Travel money: How to avoid online fraud when booking a holiday – currency expert’s tips

This year has seen a resurgence in more Britons ditching holidays abroad for a break slightly closer to home. Beach holidays on the south coast, camping trips in the Pennines and hiking holidays in Scotland have never been more popular. But with many of Britons now choosing to remain in the UK for a holiday, online fraudsters have been targeting keen holidaymakers looking for staycation deals online.

In June UK Finance, a banking industry body, said criminals were exploring the uncertainty around travel restrictions and cancellations.

Fraud prevention service Cifas recorded a spike in the number of holidaymakers being contacted by fraudsters saying they were from travel companies and insurers.

UK Finance also warned fraudsters were now also targeting staycationers by advertising fake listings for caravans and motorhomes on websites.

Founder of Currensea James Lynn spoke exclusively to about what holidaymakers should look out for when they’re looking to book a holiday online.

“The main advice I would give is don’t pay by bank transfer,” he said.

“Paying by bank transfer leaves you wide open to fraud.

“You won’t be protected and it’s extremely hard to get money back after that.”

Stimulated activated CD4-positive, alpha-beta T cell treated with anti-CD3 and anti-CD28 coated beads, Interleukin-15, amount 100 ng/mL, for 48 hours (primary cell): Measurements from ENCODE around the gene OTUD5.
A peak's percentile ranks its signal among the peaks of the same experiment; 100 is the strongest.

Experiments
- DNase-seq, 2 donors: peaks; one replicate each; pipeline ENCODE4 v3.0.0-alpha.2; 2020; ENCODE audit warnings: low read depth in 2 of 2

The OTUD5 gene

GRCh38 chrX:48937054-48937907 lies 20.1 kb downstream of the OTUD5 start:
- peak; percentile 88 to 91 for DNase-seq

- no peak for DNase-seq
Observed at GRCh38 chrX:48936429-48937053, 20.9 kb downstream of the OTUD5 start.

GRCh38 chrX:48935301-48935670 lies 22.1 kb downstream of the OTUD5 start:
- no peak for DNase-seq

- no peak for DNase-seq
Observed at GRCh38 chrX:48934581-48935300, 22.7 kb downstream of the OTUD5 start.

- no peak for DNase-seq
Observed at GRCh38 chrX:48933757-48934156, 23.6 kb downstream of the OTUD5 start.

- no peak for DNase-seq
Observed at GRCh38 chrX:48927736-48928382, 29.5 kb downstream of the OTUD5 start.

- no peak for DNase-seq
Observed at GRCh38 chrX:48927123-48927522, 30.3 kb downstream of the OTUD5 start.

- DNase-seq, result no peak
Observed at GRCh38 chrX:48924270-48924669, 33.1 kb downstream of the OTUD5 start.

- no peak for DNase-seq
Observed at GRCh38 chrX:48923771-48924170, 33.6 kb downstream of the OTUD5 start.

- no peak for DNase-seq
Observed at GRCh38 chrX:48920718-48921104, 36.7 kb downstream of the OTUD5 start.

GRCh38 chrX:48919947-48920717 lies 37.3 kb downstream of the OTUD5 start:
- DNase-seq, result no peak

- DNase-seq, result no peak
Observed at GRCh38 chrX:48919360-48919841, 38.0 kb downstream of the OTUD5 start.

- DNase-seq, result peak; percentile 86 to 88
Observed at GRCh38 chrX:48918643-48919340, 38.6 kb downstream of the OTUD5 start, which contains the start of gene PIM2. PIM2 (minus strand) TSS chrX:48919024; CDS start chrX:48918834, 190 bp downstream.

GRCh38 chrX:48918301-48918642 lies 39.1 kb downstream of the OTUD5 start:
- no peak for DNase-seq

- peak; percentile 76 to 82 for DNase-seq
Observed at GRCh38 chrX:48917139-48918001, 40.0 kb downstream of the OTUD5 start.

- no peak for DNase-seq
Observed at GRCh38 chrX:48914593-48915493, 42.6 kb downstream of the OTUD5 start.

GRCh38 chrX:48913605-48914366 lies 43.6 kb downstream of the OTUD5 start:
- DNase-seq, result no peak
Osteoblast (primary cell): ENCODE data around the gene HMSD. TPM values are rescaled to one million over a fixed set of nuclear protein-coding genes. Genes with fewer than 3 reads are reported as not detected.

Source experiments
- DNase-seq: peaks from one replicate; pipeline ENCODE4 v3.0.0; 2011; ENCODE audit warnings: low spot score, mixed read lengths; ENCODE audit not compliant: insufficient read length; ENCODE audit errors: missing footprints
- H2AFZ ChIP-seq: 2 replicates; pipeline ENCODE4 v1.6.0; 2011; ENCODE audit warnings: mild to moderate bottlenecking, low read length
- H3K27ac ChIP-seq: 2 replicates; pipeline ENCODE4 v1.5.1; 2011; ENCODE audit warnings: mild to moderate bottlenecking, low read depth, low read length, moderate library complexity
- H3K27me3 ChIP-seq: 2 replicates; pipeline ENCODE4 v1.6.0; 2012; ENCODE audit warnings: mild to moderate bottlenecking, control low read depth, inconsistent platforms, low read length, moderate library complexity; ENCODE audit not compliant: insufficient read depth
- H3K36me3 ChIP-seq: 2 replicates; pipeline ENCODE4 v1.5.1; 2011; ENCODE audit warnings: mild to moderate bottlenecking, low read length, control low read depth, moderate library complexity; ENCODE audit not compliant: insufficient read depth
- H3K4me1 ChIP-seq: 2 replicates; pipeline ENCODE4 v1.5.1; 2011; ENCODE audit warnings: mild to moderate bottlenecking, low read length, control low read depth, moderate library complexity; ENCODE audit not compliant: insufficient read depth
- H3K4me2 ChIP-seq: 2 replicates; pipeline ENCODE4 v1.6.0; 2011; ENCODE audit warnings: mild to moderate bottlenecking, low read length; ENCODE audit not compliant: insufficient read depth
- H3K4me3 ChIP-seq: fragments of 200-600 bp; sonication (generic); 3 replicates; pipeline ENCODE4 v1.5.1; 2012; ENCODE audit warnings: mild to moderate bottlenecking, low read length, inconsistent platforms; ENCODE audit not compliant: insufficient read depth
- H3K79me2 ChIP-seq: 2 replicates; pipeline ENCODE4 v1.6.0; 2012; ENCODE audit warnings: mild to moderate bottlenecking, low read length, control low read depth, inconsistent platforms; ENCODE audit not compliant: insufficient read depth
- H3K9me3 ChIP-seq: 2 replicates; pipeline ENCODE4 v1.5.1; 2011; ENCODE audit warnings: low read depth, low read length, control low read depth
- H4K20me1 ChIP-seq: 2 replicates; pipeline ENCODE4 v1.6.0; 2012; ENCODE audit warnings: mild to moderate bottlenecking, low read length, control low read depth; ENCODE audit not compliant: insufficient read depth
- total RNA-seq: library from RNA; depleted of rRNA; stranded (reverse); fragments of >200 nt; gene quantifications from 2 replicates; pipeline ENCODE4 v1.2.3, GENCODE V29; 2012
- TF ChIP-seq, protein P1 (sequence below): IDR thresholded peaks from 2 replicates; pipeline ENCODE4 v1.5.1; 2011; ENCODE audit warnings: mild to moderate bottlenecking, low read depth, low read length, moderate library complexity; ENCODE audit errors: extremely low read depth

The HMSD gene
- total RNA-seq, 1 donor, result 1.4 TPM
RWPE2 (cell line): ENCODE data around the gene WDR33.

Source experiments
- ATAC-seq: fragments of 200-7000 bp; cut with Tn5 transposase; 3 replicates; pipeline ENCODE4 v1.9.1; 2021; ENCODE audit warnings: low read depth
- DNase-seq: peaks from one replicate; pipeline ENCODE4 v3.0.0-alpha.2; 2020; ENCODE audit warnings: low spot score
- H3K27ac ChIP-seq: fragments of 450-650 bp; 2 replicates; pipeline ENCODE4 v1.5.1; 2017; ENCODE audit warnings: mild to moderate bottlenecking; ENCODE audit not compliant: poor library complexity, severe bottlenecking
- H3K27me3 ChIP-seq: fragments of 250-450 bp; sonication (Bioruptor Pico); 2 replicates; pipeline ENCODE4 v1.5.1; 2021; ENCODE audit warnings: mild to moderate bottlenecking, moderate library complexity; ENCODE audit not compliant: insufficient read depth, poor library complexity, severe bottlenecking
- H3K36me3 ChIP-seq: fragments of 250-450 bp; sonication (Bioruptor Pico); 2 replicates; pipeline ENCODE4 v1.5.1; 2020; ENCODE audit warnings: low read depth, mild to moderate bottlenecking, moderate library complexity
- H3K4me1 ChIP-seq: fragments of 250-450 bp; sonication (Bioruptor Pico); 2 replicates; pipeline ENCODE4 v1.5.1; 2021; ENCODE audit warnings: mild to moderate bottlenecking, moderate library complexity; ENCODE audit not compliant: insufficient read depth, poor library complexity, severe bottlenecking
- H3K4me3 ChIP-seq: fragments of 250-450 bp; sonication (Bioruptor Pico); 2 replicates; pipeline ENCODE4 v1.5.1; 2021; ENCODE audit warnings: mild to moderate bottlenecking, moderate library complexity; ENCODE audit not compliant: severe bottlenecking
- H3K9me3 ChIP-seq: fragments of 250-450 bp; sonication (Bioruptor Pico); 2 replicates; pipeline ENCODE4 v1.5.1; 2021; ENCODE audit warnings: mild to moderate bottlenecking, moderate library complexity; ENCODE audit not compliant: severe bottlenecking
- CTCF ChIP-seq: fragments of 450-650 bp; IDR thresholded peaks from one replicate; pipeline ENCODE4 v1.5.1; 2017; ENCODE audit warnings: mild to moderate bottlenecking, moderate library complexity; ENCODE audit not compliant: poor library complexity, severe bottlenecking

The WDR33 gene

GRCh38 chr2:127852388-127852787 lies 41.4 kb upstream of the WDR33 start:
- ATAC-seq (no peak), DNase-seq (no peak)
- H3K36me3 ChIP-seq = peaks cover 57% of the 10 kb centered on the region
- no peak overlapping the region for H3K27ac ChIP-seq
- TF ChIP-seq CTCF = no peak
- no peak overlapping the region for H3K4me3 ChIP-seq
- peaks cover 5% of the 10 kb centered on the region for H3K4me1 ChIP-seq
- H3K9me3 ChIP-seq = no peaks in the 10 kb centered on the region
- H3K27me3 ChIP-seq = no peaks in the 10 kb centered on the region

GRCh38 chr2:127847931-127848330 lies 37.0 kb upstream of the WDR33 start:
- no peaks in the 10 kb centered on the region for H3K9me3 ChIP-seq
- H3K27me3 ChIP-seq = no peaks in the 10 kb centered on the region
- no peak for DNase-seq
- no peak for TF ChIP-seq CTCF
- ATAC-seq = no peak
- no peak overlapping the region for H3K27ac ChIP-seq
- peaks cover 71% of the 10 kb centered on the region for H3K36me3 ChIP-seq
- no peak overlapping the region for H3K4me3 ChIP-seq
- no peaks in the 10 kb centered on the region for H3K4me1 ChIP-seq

The currency expert also advised holidaymakers to be “cautious” when receiving phone calls, replying to emails and when viewing social media posts.

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Last month, consumers were warned about an increase in holiday scams which include fake social media accounts and posts.

Glamping specialist Canopy & Stars said they had noticed a rise in scams on social media platforms.

Managing director of the Glamping site warned last month: “We have noticed some of our popular spaces, already booked up for August, being advertised via what look like sham social accounts.

“We are asking guests to be aware and be vigilant.”

Lynn said that often these fraudsters advertise holidays and breaks that look “too good to be true”.

He said: “If something sounds too good to be true, it often is too good to be true.”

The co-founder of Currensea advised holidaymakers to do “solid research on any options that come up.”

He added: “It’s a frustrating business that fraudsters prey on opportunities, and this is an opportunity where everyone is going to various places in the UK.”

Lynn concluded that travellers need to avoid paying by bank transfer, do their research and check online reviews.

“Then you can minimise the chances of being caught out.”

Currensea is a travel card that links directly to your bank account, eliminating the hassle of juggling currencies with prepaid cards or different accounts.

The card automatically saves travellers 85 percent on bank charges anywhere in the world.

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